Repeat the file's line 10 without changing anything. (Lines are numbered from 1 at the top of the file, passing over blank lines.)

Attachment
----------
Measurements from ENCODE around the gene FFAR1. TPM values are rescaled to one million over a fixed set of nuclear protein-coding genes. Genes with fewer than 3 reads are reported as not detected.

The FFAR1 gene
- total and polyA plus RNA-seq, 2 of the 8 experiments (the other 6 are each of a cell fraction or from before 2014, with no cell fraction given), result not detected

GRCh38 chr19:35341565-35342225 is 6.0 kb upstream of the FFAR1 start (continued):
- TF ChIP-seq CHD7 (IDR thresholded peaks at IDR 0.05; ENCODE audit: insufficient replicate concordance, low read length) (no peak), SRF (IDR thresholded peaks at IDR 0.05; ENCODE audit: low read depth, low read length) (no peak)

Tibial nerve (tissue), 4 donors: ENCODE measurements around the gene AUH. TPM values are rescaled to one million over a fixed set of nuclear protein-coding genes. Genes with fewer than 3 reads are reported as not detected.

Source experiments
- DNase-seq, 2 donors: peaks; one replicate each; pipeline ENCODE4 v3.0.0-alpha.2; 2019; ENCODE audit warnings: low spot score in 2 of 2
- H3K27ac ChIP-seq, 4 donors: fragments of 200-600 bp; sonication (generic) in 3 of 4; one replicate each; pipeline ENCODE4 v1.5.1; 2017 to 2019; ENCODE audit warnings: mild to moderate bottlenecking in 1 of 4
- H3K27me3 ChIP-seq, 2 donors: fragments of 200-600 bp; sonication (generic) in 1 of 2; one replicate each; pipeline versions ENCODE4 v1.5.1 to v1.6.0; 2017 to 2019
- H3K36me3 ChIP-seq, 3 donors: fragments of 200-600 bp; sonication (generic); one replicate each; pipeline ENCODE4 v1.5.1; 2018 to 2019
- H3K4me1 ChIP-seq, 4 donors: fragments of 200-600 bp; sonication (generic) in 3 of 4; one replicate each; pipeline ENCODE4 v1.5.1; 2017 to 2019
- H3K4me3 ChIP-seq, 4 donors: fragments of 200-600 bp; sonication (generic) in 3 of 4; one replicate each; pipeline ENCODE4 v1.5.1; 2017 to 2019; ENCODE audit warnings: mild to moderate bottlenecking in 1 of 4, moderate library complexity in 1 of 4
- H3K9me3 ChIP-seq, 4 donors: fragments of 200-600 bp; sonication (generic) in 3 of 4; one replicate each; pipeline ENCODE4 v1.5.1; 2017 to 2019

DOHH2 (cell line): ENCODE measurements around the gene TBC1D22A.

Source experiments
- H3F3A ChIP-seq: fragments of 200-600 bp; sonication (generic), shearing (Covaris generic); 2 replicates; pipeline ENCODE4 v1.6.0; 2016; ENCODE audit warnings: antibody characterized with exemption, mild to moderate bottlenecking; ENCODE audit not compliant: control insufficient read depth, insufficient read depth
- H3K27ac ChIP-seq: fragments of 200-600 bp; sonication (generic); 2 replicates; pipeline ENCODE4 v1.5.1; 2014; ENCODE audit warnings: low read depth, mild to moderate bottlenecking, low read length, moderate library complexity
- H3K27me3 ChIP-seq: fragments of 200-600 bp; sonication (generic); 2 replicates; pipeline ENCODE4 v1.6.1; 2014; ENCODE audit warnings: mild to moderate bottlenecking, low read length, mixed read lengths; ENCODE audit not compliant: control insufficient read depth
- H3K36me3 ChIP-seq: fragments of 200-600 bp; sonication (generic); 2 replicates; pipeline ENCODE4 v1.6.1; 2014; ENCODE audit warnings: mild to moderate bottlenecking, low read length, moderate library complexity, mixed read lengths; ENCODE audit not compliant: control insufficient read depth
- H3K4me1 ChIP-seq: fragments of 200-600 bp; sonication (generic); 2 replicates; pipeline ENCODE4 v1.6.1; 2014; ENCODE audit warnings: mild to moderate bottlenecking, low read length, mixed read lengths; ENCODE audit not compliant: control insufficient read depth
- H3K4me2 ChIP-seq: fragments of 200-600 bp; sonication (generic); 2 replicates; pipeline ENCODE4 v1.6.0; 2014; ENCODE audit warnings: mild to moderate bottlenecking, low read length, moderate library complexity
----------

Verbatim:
- H3K27me3 ChIP-seq, 2 donors: fragments of 200-600 bp; sonication (generic) in 1 of 2; one replicate each; pipeline versions ENCODE4 v1.5.1 to v1.6.0; 2017 to 2019